The forecast is for a return to stabilization or positive real GDP growth likely to be slow. The model has been accurate in back-testing for over 50 years and has called the last three turning points in real time well ahead of consensus.  The prestigious scientific journal Nature cited the model’s forecast in advance of the 2001 recession at a time when the consensus saw no recession in sight.  The model also accurately foresaw the current slump as early as 2006, although not its severity.

The "animal spirits" of Americans can be modeled accurately by

A = - (U - UMEAN)/Stdev(U)

where U is the current unemployment rate, UMEAN is an exponential moving average over the past three years, and Stdev(U) is the standard deviation of U over the past three years. This measure correlates highly with the Michigan consumer sentiment index (green; blue is forecast based the unemployment rate forecast below).


"Animal spirits" hover at very low levels. However, continued increases in unemployment will have little negative effect on confidence. We are at or very near the nadir of "animal spirits" for this cycle that typically coincides with the end of the recession.

To understand why we are at or within a few months of the confidence low it is important to understand that after rises in the unemployment rate, people get used to it. In the 1980s, when unemployment began to drop from its highs over 10 percent, confidence soared. The adaptation level is now catching up with the current rate. Other things equal, confidence will increase as the difference between the two decreases. The blue line below is the adaptation level.


The blue line below represents a one-year unemployment rate forecast, which is not meant to be indicative, but to gauge the response of “animal spirits.”  Even under quite pessimistic assumptions about unemployment, confidence increases.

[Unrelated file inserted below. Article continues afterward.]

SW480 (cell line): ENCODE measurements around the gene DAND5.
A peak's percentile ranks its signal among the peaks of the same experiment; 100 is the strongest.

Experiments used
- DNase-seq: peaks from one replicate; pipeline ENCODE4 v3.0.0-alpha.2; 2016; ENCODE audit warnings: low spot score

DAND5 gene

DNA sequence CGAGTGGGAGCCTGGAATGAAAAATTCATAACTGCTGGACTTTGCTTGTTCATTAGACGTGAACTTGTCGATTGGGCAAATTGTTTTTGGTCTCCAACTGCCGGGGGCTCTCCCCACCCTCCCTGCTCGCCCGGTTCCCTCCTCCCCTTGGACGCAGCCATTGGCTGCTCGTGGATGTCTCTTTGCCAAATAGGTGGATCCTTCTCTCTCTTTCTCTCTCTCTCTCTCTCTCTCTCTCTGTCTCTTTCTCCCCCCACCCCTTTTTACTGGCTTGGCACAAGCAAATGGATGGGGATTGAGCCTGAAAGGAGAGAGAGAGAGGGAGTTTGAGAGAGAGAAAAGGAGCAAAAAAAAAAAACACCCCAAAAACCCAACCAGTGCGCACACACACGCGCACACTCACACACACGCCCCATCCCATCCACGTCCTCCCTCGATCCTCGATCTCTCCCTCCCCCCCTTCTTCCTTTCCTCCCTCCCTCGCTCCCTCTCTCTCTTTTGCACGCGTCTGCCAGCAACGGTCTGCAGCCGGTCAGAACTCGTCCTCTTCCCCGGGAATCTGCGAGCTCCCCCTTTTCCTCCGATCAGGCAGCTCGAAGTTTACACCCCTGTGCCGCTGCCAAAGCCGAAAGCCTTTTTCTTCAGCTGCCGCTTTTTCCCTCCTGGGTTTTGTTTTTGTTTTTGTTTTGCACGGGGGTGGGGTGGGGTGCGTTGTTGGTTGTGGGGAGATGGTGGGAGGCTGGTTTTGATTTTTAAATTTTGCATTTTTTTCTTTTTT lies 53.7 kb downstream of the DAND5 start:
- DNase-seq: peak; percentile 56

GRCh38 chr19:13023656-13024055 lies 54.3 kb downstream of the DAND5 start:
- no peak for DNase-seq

The other thing impacting confidence in the model is how much volatility people are used to. In part due to excessively accommodative efforts to "stabilize" the American economy in recent years, unemployment volatility fell to very low levels. The risk of over-insuring a society is that it loses the ability to respond coherently to perturbations. The blue line in the graph below represents what will happen to volatility over the next 12 months if unemployment rises to over 9 percent over the next 12 months as shown above.


The net result of the adaptation level rising to catch up with current unemployment and volatility rescaling perceptions of the gap between adaptation level and current unemployment is that even if unemployment increases as shown to over nine percent in 2009, confidence will turn up. And this generally signifies the end of a recession in the American economy.

The "animal spirits" variable can be combined with the slope of the yield curve, a powerful forecasting tool in its own right, to create a recession forecasting model that gives an estimated "probability" of a recession occurring from a full year in advance without forecasting any explanatory variables. This model has forecast the onset of the last two recessions in real time well ahead of the consensus of professional economic forecasters, and now forecasts an end to the current recession in early 2009.  Here is the current recession “probability” forecast (blue)—no recession in sight:


This model has an excellent record over the past 55 years as the next graph shows.